Missouri court weighs cap on fees begun after Ferguson

JEFFERSON CITY, Mo. (AP) — Missouri Supreme Court judges heard arguments Wednesday over the constitutionality of a law passed in the wake of unrest in Ferguson that would cap traffic fines and court fees.

Legislators passed the law in an attempt to address concerns raised about law enforcement and court tactics after the fatal 2014 police shooting of Michael Brown in the St. Louis suburb. A U.S. Department of Justice report last March said Ferguson had a profit-driven municipal court system and a police force that frequently targeted blacks.

So Missouri lawmakers passed legislation capping the amount most cities can keep from traffic fines and court fees at 20 percent of their budgets, down from 30 percent.

St. Louis County municipalities face a lower 12.5 percent limit. Several other provisions of the law, including requirements for law enforcement accreditation and written policing policies, are also set to only take effect in St. Louis County.

Some heralded the law as a step toward municipal and police reform. But a dozen St. Louis County cities sued, arguing that it unfairly targets municipalities in that area. The Missouri Constitution has bans on many "special" laws, which are measures that single out specific areas and don't apply across the state.

Assistant Attorney General Andrew Hirth agreed when asked by Judge Zel Fischer whether legislators directed the law toward areas they considered problematic. In his argument, Hirth said there's "no question" St. Louis County is treated differently.

But he countered that the Supreme Court "has never held that the Legislature can't legislate by neighborhood."

"There are local problems in different parts of the state that require different remedies," Hirth said.

He said there are dozens of laws on the books that similarly single out areas based on population, adding that other counties could fall under the law depending on population growth or mergers. He also said the legislation doesn't fit that category because it impacts the dozens of municipalities within St. Louis County.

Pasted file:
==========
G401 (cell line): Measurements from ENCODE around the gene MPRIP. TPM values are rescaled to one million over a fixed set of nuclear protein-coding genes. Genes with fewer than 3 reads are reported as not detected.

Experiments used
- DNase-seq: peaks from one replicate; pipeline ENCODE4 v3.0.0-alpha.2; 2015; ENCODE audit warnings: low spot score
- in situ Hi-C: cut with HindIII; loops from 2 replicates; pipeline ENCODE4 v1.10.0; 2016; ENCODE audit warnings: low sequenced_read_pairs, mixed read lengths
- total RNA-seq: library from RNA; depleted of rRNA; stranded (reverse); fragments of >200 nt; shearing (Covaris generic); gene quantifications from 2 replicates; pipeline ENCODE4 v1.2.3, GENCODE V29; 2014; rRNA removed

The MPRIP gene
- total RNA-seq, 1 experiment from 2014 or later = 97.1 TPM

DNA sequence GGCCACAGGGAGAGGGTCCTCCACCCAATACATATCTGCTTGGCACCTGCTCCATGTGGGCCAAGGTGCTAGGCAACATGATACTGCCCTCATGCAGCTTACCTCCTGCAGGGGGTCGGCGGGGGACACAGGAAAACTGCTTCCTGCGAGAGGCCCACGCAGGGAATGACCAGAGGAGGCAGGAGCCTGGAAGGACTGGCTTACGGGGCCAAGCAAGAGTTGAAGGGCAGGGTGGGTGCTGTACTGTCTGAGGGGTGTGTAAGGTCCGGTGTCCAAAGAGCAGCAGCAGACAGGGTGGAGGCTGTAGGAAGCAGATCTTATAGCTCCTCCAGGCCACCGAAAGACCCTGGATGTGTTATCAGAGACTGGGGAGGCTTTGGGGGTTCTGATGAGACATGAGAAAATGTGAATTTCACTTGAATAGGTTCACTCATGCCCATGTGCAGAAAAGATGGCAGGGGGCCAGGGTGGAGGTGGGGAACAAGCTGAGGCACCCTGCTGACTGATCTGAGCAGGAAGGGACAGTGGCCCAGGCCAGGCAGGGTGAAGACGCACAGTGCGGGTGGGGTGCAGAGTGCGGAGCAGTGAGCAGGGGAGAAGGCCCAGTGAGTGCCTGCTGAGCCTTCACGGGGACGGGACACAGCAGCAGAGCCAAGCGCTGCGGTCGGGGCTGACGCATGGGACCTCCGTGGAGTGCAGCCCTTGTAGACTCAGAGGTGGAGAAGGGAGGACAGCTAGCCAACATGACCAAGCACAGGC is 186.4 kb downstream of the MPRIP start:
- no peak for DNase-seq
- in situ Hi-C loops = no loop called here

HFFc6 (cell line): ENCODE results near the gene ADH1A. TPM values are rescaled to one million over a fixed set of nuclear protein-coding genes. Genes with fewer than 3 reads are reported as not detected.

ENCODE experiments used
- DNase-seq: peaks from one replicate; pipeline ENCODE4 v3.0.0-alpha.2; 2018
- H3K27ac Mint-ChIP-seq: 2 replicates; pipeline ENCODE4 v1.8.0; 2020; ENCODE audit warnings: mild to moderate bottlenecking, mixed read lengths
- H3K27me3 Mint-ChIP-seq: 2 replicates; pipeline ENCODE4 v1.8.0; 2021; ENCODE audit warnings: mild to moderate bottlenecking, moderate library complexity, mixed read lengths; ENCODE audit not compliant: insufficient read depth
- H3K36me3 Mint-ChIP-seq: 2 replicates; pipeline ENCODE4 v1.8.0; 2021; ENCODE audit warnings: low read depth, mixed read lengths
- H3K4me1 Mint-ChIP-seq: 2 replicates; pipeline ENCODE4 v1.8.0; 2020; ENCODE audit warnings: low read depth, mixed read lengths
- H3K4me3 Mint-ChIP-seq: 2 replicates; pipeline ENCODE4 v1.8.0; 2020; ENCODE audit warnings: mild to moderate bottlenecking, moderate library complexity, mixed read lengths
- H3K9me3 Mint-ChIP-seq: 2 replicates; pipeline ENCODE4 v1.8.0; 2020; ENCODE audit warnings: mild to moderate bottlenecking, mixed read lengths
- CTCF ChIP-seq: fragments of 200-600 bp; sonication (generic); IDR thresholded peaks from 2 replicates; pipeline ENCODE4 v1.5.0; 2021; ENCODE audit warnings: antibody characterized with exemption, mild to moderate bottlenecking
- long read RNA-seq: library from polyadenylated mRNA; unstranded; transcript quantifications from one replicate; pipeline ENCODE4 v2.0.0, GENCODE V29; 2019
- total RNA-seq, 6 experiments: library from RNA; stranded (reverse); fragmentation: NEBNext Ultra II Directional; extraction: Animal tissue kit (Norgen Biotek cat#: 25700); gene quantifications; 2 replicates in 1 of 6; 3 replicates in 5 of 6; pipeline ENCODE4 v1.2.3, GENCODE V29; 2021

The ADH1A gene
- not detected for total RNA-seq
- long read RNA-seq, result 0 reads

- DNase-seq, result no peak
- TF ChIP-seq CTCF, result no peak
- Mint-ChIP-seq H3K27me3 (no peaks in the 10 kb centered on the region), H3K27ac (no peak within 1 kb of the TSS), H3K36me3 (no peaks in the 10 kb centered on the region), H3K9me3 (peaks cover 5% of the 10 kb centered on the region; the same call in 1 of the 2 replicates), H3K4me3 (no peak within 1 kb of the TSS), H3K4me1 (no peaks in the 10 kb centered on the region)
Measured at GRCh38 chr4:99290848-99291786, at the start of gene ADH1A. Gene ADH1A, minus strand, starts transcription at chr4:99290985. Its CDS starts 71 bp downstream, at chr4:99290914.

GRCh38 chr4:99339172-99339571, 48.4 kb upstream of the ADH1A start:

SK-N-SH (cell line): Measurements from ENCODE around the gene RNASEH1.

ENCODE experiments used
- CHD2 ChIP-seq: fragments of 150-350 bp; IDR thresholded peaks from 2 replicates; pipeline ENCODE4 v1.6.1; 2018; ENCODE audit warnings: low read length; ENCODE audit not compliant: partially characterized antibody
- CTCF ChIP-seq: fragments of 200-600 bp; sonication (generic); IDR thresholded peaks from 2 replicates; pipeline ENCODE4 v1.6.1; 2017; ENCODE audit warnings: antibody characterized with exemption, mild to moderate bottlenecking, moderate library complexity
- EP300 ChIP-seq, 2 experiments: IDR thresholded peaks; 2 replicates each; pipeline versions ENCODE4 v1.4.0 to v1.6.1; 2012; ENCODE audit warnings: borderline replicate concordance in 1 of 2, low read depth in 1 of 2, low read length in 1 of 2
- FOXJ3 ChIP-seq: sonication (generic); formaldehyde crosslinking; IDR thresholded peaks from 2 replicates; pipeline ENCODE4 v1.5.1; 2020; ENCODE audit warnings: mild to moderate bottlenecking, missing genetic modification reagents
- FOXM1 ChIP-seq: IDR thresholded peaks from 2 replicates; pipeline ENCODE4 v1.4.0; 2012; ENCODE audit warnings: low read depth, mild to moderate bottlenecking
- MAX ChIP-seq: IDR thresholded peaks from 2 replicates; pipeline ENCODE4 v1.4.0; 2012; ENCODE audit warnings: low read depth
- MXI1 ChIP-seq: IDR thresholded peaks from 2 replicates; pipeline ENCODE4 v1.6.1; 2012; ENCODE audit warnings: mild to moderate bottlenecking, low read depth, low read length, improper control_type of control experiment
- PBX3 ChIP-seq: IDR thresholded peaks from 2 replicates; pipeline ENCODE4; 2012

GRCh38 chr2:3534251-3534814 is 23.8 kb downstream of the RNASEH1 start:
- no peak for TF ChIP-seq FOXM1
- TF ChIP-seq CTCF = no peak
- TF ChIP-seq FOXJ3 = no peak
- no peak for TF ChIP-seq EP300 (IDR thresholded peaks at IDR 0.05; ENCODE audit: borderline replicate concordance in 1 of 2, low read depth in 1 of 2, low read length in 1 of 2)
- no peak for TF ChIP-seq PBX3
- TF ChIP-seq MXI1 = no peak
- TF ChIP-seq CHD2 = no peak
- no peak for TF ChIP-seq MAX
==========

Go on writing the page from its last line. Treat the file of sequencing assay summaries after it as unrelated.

Philadelphia-based attorney David Pittinsky said based on current population trends, it could take at least 150 years before Jackson County, the next highest-population county in the state, to qualify. He said that makes the law narrowly tailored toward a certain area and described it as a "classic" special law.

"I don't think there's any debate about whether they singled out municipalities in St. Louis County," he said. "They clearly singled them out."

Pittinsky also argued it violates the separation of powers by empowering the state revenue director to call on local circuit courts to shut down municipal courts that don't follow the rules. He said it defies the state constitution's limits on unfunded mandates because it imposes new requirements without providing financial help, such as requiring St. Louis County municipalities with their own police departments to have them accredited.

Hirth disputed both those points, saying it's up to the circuit courts to take action against noncompliant municipal courts and that cities can choose to form police departments or contract with another municipality in order to avoid accreditation costs.

Judges did not indicate when they will rule.

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